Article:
A 19-year-old man is evaluated for proteinuria discovered during a routine sports preparticipation evaluation. He has been asymptomatic, has no other medical problems, and takes no medications.
On physical examination, temperature is 36.6°C (97.8°F) blood pressure is 110/72 mm Hg, pulse rate is 60/min, and respiration rate is 12/min. BMI is 18. The funduscopic, cardiopulmonary, and skin findings are normal. No peripheral edema is present.
||15 mg/dL (150 g/L)
||4.1 g/dL (41 g/L)
||130 mg/dL (3.4 mmol/L)
||0.7 mg/dL (61.9 µmol/L)
||92 mg/dL (5.1 mmol/L)
||6.5 g/dL (65 g/L)
|Spot urine protein–creatinine ratio
||Urine dipstick: protein, 2+; blood, negative; glucose, negative. Microscopic: rare hyaline cast, no cells or crystals.
The most appropriate next diagnostic test is to evaluate the patient for orthostatic proteinuria. This is done by obtaining separate upright (daytime) and supine (overnight) urine collections for protein quantitation. Orthostatic proteinuria is defined by an increase in urinary protein excretion only in the upright position; when supine, the urinary protein excretion rate is normal (<50 mg/8 h). The condition is seen most commonly in children or young adults. The total urine protein excretion rate is usually less than 1 g/24 h, and the urinalysis is otherwise normal. The etiology of the condition is uncertain; in some cases, mild alterations in glomerular histology have been reported. An association of orthostatic proteinuria with entrapment of the left renal vein between the aorta and the superior mesenteric artery (“nutcracker syndrome”) also has been reported. The condition is benign; it often resolves spontaneously, and long-term follow-up studies in affected patients have shown renal function remains normal.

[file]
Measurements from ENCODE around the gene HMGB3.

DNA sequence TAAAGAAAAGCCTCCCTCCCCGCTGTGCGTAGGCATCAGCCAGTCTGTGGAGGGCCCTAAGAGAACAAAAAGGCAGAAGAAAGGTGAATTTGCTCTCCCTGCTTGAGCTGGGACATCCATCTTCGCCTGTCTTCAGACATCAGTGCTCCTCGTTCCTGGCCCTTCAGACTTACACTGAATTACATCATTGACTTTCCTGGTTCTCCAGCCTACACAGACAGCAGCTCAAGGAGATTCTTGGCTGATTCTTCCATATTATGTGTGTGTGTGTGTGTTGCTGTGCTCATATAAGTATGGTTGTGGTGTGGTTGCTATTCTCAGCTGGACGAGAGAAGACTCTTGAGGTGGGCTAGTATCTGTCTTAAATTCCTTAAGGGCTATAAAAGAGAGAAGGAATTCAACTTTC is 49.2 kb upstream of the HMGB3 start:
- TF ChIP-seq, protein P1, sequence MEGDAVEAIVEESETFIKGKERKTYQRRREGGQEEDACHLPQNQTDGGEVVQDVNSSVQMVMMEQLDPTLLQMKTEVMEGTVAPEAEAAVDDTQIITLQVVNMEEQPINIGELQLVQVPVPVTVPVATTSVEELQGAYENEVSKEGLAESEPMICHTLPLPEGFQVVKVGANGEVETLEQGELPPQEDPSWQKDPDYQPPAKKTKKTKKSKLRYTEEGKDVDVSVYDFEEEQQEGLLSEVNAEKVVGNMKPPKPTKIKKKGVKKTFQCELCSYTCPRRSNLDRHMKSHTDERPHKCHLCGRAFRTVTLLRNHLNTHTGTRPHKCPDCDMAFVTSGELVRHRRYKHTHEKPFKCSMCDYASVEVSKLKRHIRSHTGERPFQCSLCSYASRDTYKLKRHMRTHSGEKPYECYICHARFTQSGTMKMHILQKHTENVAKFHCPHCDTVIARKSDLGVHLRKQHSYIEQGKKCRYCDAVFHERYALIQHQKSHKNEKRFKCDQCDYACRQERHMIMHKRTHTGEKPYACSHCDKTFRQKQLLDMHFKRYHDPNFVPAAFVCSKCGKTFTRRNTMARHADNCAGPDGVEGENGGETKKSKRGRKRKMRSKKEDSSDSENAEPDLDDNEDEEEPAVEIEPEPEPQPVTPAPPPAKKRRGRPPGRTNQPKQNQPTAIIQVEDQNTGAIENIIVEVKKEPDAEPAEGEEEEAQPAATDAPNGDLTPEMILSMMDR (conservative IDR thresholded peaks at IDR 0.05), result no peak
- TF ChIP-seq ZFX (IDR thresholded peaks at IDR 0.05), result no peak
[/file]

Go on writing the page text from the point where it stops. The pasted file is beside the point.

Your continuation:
A kidney biopsy is not the most appropriate next step in this patient's management. His medical history provides no evidence of significant past or present illness, and his physical examination and initial laboratory studies do not suggest serious kidney disease. Specifically, he is normotensive and not edematous; the serum creatinine, albumin, and cholesterol are normal; and, the urinalysis is normal.
A single 24-hour urine collection would most likely only confirm the subnephrotic rate of urinary protein excretion, which is already evident from the spot urine protein–creatinine ratio of 0.8 mg/mg. More importantly, a single 24-hour urine collection would fail to differentiate the rates of upright versus supine proteinuria, which is essential in distinguishing orthostatic from persistent proteinuria.
Given the patient's age, normal hemoglobin, and serum protein, a dysproteinemia is very unlikely, and serum and urine protein electrophoresis studies are not needed. Should the patient prove to have persistent proteinuria, urine protein electrophoresis and immunofixation studies may be useful in determining whether the proteinuria reflects glomerular or tubular disease.
- Orthostatic proteinuria is defined by an increase in urinary protein excretion only in the upright position.